However, it should be noted that only some energy storage products use second life lithium-ion batteries, as manufacturers often prefer to use brand new cells. Using second life batteries is potentially a way of offering a product at a reduced price compared to the same model using new batteries, but there may also be potential longer-term reliability issues and thus shorter warranties. Tesla prefers to directly recycle its batteries to make new ones and does not use ex-EV batteries in its PowerWall products. The reasoning is that an EV battery will reach end of first life after around 8 to 10 years. By this time, Tesla suggest that both the battery capacity and pricing will not be comparable with the latest technology, i.e. it will be more cost effective to use new batteries.
Although there will undoubtedly be a growing demand for battery-based energy storage systems, there are still some questions about the overall benefits of using second life ex-EV batteries, as highlighted by Tesla. In order to be able to reuse EV batteries in second life applications, it is necessary to have detailed information about the condition of each battery and this requires a level of testing that adds to the costs. If such information could be recorded via, for example, the original battery management system and by using more modular battery management approaches in the new units, this might become less of an issue. There are also broader concerns about the overall cost-benefit of using battery-based storage at the consumer/domestic level. The situation is rather complex, being dependent on a number of variables including the cost of power from conventional suppliers via an electricity grid. Using renewables such as solar and battery storage can be significantly more expensive, so it is probably likely to be more of a benefit to off-grid users, or those living in more remote areas, at least initially.
While there is clearly a need for more energy storage capacity, especially as the shift to renewable energy expands, and as the development of more intermittent sources of energy accelerates, the area is relatively new and will need considerable support until it is better established. Second life batteries could provide a lower cost option compared to new batteries. It was, therefore, disappointing to see that, according to the European Association for Storage of Energy (EASE), Europe’s energy storage growth activity was reduced during 2019 due to a slowdown in large-scale storage schemes for energy from renewable sources. The downturn was particularly related to projects that connected directly to energy grids, and which were designed to store renewable energy when solar and wind generation was less available. At the time of writing (August 2020), there was another negative impacting factor in the form of the Covid-19 pandemic. Depending on its duration and overall impact on the global economy, it seems likely that it will further reduce the implementation of government policies aimed at supporting energy from renewable sources and thus result in fewer battery installations, at least in the short term.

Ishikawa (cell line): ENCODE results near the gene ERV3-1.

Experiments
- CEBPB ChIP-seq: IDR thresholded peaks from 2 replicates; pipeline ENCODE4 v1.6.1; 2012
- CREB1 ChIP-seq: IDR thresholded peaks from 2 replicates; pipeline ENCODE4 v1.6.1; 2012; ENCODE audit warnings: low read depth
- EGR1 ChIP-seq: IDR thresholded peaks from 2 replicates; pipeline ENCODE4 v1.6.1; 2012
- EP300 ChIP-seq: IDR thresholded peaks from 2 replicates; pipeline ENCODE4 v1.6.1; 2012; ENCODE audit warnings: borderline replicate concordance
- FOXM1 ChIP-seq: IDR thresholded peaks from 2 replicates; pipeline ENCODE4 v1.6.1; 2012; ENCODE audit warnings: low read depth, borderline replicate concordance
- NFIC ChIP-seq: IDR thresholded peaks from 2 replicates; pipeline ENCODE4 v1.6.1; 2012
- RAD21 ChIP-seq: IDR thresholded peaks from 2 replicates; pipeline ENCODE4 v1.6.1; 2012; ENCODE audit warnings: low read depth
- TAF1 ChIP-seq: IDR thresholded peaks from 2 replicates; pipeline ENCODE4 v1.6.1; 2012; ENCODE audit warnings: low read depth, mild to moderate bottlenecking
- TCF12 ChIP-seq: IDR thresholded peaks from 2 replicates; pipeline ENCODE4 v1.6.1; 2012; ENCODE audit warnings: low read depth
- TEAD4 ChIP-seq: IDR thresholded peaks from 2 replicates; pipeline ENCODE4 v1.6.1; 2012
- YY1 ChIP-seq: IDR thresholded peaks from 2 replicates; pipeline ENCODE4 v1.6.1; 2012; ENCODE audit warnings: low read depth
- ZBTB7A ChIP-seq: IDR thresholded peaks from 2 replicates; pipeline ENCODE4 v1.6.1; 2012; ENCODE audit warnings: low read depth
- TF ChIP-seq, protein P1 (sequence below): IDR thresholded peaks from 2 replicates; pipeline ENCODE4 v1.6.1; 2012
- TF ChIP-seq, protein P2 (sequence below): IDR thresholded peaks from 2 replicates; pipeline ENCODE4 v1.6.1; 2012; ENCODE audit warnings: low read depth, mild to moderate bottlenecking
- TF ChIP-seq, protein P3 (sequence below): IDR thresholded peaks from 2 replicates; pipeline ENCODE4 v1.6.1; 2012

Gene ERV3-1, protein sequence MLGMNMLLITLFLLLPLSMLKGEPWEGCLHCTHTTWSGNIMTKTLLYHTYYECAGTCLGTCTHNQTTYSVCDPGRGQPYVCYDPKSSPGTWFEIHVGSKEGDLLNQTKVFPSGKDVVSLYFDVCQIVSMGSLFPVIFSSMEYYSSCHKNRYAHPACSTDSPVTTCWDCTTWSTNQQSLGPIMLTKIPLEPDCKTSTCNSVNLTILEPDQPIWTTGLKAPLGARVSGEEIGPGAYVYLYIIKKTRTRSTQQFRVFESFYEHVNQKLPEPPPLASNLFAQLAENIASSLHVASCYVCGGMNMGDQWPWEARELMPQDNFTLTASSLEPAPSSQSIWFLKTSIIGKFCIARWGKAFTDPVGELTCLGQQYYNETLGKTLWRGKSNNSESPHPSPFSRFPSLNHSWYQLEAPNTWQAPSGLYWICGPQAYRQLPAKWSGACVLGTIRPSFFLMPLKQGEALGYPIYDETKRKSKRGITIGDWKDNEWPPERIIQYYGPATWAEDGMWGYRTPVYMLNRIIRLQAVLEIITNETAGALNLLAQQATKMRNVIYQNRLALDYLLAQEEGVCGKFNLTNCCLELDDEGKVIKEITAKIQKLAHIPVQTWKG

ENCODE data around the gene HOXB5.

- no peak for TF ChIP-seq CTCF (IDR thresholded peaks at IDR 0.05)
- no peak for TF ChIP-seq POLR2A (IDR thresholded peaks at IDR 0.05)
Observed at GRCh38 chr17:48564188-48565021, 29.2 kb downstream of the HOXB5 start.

Nevertheless, although the situation is rapidly evolving, it is clear that there are circular economy and sustainability benefits to keeping former EV batteries in use for as long as possible. There are various less-demanding applications that can utilise ex-vehicle batteries for a number of additional years after first use and before they need to be recycled. However, as with the whole story around the EV-battery lifecycle, the situation is complex; there are even those who are testing and reusing EV batteries in vehicular applications, i.e. for lower cost replacement batteries. It will be interesting to see how the opportunity develops over the next twenty years as battery production, use and the need for recycling increase dramatically. Secondary use of EV batteries in energy storage could play a major role in helping to shape the future of our electricity generation, distribution and use.
Written by Martin Goosey, Envaqua Research Ltd.